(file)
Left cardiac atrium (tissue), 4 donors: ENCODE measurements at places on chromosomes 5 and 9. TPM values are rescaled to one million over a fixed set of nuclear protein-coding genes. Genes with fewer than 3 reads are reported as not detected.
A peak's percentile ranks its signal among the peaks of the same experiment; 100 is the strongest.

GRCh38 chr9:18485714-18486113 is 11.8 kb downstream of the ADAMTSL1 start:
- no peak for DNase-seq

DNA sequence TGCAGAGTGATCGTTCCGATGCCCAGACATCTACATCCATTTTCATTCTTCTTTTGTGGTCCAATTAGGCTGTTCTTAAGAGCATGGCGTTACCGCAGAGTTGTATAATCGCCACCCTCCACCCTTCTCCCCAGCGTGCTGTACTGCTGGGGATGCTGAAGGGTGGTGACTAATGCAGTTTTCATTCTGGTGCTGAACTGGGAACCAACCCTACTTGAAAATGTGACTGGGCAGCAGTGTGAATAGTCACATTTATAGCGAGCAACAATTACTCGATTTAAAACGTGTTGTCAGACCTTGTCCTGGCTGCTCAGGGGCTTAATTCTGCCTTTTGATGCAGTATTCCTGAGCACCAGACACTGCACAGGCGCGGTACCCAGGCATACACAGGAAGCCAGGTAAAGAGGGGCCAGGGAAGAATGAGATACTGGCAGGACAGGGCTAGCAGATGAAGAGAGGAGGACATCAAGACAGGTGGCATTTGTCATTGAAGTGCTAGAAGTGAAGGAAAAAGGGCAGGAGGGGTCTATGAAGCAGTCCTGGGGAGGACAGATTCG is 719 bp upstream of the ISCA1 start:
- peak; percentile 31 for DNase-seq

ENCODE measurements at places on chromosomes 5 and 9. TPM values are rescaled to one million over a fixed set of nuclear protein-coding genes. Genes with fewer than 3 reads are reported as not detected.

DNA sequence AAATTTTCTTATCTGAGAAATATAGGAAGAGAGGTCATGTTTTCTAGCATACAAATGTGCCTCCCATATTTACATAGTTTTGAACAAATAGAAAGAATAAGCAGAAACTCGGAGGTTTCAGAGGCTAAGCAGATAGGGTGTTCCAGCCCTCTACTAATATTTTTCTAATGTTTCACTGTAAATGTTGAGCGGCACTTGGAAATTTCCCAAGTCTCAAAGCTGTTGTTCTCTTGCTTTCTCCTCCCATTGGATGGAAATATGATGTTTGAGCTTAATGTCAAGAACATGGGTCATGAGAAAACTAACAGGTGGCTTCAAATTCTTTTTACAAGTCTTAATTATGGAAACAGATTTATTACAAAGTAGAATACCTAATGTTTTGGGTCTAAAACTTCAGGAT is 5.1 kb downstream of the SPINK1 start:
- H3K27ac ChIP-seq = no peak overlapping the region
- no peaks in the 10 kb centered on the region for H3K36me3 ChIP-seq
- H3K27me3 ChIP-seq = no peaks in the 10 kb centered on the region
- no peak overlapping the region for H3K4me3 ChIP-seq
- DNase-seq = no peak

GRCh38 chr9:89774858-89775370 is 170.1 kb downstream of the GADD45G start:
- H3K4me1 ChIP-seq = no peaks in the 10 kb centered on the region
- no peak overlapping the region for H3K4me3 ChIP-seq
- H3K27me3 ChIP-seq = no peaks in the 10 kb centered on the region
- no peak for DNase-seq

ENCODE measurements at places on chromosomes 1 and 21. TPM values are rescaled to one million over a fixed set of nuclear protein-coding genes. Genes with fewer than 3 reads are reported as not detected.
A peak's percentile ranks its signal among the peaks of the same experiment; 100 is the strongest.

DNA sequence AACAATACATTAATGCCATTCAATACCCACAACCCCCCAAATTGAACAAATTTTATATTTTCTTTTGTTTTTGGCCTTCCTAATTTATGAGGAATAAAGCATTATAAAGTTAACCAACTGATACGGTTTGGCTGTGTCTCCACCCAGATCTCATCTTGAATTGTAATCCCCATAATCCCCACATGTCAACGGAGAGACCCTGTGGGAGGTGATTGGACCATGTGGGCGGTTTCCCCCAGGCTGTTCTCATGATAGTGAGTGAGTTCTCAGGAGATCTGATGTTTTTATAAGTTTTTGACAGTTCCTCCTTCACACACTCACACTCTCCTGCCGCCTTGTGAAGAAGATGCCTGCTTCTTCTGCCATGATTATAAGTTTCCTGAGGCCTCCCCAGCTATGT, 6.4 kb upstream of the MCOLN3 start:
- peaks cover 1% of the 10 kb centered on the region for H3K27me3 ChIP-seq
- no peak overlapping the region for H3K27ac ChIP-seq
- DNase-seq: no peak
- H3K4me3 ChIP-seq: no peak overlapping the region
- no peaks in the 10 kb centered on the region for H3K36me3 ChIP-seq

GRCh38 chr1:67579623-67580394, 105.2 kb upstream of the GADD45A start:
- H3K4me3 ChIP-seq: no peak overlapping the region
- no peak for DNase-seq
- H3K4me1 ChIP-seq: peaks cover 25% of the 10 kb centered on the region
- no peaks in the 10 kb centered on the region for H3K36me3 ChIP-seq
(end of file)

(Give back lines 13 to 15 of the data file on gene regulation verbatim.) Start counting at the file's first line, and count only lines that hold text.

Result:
- DNase-seq = no peak

GRCh38 chr9:89774858-89775370 is 170.1 kb downstream of the GADD45G start:
- H3K4me1 ChIP-seq = no peaks in the 10 kb centered on the region